Holidaymakers and shift workers will be inconvenienced by cutting the hours that alcohol can be bought, supermarket representatives say.
Supermarkets, bottle stores, wineries and publicans oppose the tighter restrictions mooted by Napier and Hastings councils.
A joint committee is hearing almost 40 of the 320 submissions made on the draft Local Alcohol Policy.
The policy proposes closing licensed premises at 2am rather than 3am, or allowing bars to remain open until 3am with a one-way door policy after 2am.
Supermarket and bottle stores would be restricted to selling alcohol from 9am to 9pm, instead of the current 7am to 11pm hours.
Wineries could also be banned from serving wine in glasses at special events.
Hastings Pak'n Save director Brendon Smith told the committee yesterday that supermarkets must cater to all sectors of the community.
Reducing sale hours would inconvenience a high number of shift and seasonal workers in the region.
He urged the councils to maintain the 7am-11pm hours brought in by Parliament last December.
Early bird shoppers trying to avoid the Christmas Eve rush became irate when told they had to wait until 7am to buy alcohol.
The store would not have coped if staff had to wait until 9am to sell beer, wine and cider, Mr Smith said.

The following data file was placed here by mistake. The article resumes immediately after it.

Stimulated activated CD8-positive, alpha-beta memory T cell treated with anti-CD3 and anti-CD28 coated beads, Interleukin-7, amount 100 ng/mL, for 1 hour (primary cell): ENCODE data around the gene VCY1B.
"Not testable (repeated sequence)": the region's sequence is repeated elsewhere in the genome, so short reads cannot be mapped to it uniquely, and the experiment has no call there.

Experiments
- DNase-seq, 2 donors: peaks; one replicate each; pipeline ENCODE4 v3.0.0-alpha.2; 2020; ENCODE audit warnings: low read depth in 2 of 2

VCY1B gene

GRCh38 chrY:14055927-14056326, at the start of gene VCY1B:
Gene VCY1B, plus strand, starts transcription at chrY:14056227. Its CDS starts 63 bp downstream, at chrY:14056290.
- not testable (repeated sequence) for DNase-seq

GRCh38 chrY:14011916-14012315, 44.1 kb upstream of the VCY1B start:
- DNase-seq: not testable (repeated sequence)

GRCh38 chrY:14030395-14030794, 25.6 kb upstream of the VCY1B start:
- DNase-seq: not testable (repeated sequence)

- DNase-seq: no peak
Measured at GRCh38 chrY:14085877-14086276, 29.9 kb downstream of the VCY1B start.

Tourists who shopped before or after a day of activities would also suffer, Foodstuffs North Island spokeswoman Emma Harris said.
There was no evidence that cutting selling hours would reduce alcohol-related harm, she said. Just 4.3 per cent of Foodstuffs sales before 9am included alcohol, with that dropping to 3.2 per cent after 9pm.
Ms Harris asked the committee to differentiate between bottle stores and supermarkets because alcohol sales were not supermarkets' core business.
However, Independent Liquor submitted that bottle stores and supermarkets should be treated the same because "alcohol is alcohol".
The committee must make a recommendation to Napier and Hastings councils by March 13 and 14.
The hearing continues today.
- The Dominion Post
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